Freeman Dyson (1923–2020)—renowned scientist, visionary, and iconoclast—helped invent modern physics. Not bound by disciplinary divisions, he went on to explore foundational topics in mathematics, astrophysics, and the origin of life. General readers were introduced to Dyson's roving mind and heterodox approach in his 1979 book Disturbing the Universe, a poignant autobiographical reflection on life and science.  "Well, Doc, You're In": Freeman Dyson's Journey through the Universe (MIT Press, 2022) (the title quotes Richard Feynman's remark to Dyson at a physics conference) offers a fresh examination of Dyson's life and work, exploring his particular way of thinking about deep questions that range from the nature of matter to the ultimate fate of the universe. The chapters—written by leading scientists, historians, and science journalists, including some of Dyson's colleagues—trace Dyson's formative years, his budding interests and curiosities, and his wide-ranging work across the natural sciences, technology, and public policy. They describe Dyson's innovations at the intersection of quantum theory and relativity, his novel nuclear reactor design (and his never-realized idea of a spacecraft powered by nuclear weapons), his years at the Institute for Advanced Study, and his foray into cosmology. In the coda, Dyson's daughter Esther reflects on growing up in the Dyson household. “Well, Doc, You're In” assesses Dyson's successes, blind spots, and influence, assembling a portrait of a scientist's outsized legacy. Contributors: Jeremy Bernstein, Robbert Dijkgraaf, Esther Dyson, George Dyson, Ann Finkbeiner, Amanda Gefter, Ashutosh Jogalekar, David Kaiser, Caleb Scharf, William Thomas. Matthew Jordan is a university instructor, funk musician, and clear writing enthusiast. He studies the history of science and technology, driven by the belief that we must understand the past in order to improve the future. Learn more about your ad choices. Visit megaphone.fm/adchoices Support our show by becoming a premium member! https://newbooksnetwork.supportingcast.fm/biography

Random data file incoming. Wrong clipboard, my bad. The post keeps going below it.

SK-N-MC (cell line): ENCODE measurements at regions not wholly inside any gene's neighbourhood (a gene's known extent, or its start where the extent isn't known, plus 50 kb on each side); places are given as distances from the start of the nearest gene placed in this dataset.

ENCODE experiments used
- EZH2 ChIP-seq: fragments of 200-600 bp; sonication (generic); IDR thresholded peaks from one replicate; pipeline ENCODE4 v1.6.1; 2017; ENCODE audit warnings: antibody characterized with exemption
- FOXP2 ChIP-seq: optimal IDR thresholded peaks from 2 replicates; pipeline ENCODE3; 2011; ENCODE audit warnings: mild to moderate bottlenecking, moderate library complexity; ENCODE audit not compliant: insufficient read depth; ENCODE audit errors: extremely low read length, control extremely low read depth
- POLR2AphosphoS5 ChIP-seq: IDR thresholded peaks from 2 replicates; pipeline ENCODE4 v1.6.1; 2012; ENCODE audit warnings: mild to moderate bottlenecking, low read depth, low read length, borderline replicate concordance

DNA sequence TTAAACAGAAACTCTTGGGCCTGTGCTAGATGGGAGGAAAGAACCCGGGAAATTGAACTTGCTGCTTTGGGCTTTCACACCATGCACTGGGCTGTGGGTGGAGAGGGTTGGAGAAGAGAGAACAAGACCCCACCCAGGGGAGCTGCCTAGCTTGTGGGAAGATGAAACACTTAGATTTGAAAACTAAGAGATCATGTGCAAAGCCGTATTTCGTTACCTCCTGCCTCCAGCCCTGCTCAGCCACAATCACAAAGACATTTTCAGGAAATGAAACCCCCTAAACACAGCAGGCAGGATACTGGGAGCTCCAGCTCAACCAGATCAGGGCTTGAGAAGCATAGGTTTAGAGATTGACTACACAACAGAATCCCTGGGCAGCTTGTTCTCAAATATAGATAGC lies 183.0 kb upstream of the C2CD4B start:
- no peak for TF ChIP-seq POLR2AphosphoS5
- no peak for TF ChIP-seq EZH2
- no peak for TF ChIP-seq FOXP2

Alma Zaragoza-Petty, "Chingona: Owning Your Inner Badass for Healing and Justice" (Broadleaf Books, 2022)

Play Episode Listen Later Nov 2, 2022 63:45